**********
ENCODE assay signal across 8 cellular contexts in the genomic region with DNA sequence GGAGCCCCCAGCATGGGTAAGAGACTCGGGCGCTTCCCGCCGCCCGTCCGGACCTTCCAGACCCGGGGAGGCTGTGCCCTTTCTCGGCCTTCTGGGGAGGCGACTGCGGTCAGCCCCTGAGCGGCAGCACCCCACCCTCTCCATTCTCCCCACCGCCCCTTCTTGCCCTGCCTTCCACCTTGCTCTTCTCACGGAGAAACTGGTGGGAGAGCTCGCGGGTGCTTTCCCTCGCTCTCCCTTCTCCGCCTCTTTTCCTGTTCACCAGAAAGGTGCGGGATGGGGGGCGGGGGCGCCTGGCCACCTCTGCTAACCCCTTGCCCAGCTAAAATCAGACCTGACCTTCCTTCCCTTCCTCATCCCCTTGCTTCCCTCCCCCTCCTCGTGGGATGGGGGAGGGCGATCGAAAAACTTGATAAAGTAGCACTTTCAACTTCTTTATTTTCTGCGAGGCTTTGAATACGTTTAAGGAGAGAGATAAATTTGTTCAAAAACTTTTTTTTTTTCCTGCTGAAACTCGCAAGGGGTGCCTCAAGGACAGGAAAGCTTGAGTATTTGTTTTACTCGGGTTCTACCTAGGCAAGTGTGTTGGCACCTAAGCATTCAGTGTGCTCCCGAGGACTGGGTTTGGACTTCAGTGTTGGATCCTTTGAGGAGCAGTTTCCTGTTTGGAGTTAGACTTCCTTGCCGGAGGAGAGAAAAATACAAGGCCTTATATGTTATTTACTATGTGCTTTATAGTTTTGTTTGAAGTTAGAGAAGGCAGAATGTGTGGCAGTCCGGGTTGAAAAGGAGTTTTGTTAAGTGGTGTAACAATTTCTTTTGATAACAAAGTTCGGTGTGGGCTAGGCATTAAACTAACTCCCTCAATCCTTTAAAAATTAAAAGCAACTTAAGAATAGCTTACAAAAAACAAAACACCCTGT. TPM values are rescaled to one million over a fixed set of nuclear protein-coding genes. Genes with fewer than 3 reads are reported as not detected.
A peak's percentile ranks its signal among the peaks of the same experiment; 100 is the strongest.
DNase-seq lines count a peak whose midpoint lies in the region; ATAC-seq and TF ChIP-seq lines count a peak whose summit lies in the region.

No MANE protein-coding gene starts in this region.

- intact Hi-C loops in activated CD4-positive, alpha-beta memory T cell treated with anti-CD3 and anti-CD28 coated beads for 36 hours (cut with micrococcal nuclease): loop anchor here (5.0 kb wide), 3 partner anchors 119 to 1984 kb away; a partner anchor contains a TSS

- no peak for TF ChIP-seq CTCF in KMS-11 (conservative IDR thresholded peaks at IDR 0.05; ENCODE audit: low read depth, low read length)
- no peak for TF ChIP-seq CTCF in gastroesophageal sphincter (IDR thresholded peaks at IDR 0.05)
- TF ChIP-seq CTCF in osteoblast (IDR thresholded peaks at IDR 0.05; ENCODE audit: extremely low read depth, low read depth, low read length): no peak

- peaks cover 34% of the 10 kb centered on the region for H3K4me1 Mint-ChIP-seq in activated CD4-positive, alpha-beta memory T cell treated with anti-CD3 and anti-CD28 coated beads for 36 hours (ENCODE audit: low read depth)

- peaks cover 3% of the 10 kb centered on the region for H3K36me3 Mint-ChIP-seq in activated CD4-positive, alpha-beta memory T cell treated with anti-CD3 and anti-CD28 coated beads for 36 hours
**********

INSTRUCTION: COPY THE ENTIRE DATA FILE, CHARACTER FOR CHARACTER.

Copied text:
ENCODE assay signal across 8 cellular contexts in the genomic region with DNA sequence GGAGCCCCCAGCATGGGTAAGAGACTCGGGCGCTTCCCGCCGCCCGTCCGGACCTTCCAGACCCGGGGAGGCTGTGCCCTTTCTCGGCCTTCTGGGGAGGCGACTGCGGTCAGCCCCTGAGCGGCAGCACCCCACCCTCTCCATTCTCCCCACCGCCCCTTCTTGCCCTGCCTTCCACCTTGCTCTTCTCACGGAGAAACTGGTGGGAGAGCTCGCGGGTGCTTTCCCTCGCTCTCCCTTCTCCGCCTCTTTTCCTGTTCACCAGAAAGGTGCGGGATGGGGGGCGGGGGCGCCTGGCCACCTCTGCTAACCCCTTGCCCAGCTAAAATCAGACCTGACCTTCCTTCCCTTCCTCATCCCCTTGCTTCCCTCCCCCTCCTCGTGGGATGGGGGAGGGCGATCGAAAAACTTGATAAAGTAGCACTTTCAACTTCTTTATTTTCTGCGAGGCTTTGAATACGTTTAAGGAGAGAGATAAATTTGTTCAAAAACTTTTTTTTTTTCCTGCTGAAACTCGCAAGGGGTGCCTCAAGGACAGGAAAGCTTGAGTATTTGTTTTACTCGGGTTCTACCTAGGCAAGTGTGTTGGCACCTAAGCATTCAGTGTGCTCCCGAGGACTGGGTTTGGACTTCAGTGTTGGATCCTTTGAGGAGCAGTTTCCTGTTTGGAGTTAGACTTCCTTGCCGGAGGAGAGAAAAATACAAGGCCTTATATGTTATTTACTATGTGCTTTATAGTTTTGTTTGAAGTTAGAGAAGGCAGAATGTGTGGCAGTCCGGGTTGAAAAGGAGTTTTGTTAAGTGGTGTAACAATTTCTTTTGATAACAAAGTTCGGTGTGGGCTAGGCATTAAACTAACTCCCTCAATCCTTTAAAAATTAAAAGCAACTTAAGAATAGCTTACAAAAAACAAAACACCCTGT. TPM values are rescaled to one million over a fixed set of nuclear protein-coding genes. Genes with fewer than 3 reads are reported as not detected.
A peak's percentile ranks its signal among the peaks of the same experiment; 100 is the strongest.
DNase-seq lines count a peak whose midpoint lies in the region; ATAC-seq and TF ChIP-seq lines count a peak whose summit lies in the region.

No MANE protein-coding gene starts in this region.

- intact Hi-C loops in activated CD4-positive, alpha-beta memory T cell treated with anti-CD3 and anti-CD28 coated beads for 36 hours (cut with micrococcal nuclease): loop anchor here (5.0 kb wide), 3 partner anchors 119 to 1984 kb away; a partner anchor contains a TSS

- no peak for TF ChIP-seq CTCF in KMS-11 (conservative IDR thresholded peaks at IDR 0.05; ENCODE audit: low read depth, low read length)
- no peak for TF ChIP-seq CTCF in gastroesophageal sphincter (IDR thresholded peaks at IDR 0.05)
- TF ChIP-seq CTCF in osteoblast (IDR thresholded peaks at IDR 0.05; ENCODE audit: extremely low read depth, low read depth, low read length): no peak

- peaks cover 34% of the 10 kb centered on the region for H3K4me1 Mint-ChIP-seq in activated CD4-positive, alpha-beta memory T cell treated with anti-CD3 and anti-CD28 coated beads for 36 hours (ENCODE audit: low read depth)

- peaks cover 3% of the 10 kb centered on the region for H3K36me3 Mint-ChIP-seq in activated CD4-positive, alpha-beta memory T cell treated with anti-CD3 and anti-CD28 coated beads for 36 hours